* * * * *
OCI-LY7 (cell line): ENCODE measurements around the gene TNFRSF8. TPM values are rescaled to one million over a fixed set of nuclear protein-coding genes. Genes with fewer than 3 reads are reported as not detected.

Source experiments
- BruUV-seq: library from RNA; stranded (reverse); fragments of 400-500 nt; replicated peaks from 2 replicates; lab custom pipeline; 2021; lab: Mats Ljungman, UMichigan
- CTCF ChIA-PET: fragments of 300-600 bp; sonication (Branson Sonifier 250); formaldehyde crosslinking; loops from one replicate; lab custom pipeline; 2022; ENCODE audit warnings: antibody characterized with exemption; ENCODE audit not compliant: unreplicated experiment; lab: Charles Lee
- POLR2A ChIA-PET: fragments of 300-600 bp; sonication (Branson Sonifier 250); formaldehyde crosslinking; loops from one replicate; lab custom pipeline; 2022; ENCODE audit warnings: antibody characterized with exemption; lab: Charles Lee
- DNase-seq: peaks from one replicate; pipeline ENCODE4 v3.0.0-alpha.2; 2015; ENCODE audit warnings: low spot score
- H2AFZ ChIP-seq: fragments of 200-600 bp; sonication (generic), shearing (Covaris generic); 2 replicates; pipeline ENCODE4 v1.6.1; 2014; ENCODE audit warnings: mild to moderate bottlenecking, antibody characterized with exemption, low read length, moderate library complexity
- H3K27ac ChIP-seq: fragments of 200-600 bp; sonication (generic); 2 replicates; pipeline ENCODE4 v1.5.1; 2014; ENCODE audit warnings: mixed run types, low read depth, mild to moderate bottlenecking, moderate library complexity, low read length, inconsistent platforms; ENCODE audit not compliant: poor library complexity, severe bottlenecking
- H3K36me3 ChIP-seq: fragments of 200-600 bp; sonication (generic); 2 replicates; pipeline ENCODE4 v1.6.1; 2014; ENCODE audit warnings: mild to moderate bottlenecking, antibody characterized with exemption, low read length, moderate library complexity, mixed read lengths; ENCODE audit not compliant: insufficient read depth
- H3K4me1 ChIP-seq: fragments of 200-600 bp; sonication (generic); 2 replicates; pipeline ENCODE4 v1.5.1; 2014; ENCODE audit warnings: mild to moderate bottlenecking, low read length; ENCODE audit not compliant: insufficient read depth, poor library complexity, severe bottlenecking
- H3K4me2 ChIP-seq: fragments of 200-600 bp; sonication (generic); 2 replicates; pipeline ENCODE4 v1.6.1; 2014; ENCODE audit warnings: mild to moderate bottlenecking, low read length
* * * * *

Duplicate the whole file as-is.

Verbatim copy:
OCI-LY7 (cell line): ENCODE measurements around the gene TNFRSF8. TPM values are rescaled to one million over a fixed set of nuclear protein-coding genes. Genes with fewer than 3 reads are reported as not detected.

Source experiments
- BruUV-seq: library from RNA; stranded (reverse); fragments of 400-500 nt; replicated peaks from 2 replicates; lab custom pipeline; 2021; lab: Mats Ljungman, UMichigan
- CTCF ChIA-PET: fragments of 300-600 bp; sonication (Branson Sonifier 250); formaldehyde crosslinking; loops from one replicate; lab custom pipeline; 2022; ENCODE audit warnings: antibody characterized with exemption; ENCODE audit not compliant: unreplicated experiment; lab: Charles Lee
- POLR2A ChIA-PET: fragments of 300-600 bp; sonication (Branson Sonifier 250); formaldehyde crosslinking; loops from one replicate; lab custom pipeline; 2022; ENCODE audit warnings: antibody characterized with exemption; lab: Charles Lee
- DNase-seq: peaks from one replicate; pipeline ENCODE4 v3.0.0-alpha.2; 2015; ENCODE audit warnings: low spot score
- H2AFZ ChIP-seq: fragments of 200-600 bp; sonication (generic), shearing (Covaris generic); 2 replicates; pipeline ENCODE4 v1.6.1; 2014; ENCODE audit warnings: mild to moderate bottlenecking, antibody characterized with exemption, low read length, moderate library complexity
- H3K27ac ChIP-seq: fragments of 200-600 bp; sonication (generic); 2 replicates; pipeline ENCODE4 v1.5.1; 2014; ENCODE audit warnings: mixed run types, low read depth, mild to moderate bottlenecking, moderate library complexity, low read length, inconsistent platforms; ENCODE audit not compliant: poor library complexity, severe bottlenecking
- H3K36me3 ChIP-seq: fragments of 200-600 bp; sonication (generic); 2 replicates; pipeline ENCODE4 v1.6.1; 2014; ENCODE audit warnings: mild to moderate bottlenecking, antibody characterized with exemption, low read length, moderate library complexity, mixed read lengths; ENCODE audit not compliant: insufficient read depth
- H3K4me1 ChIP-seq: fragments of 200-600 bp; sonication (generic); 2 replicates; pipeline ENCODE4 v1.5.1; 2014; ENCODE audit warnings: mild to moderate bottlenecking, low read length; ENCODE audit not compliant: insufficient read depth, poor library complexity, severe bottlenecking
- H3K4me2 ChIP-seq: fragments of 200-600 bp; sonication (generic); 2 replicates; pipeline ENCODE4 v1.6.1; 2014; ENCODE audit warnings: mild to moderate bottlenecking, low read length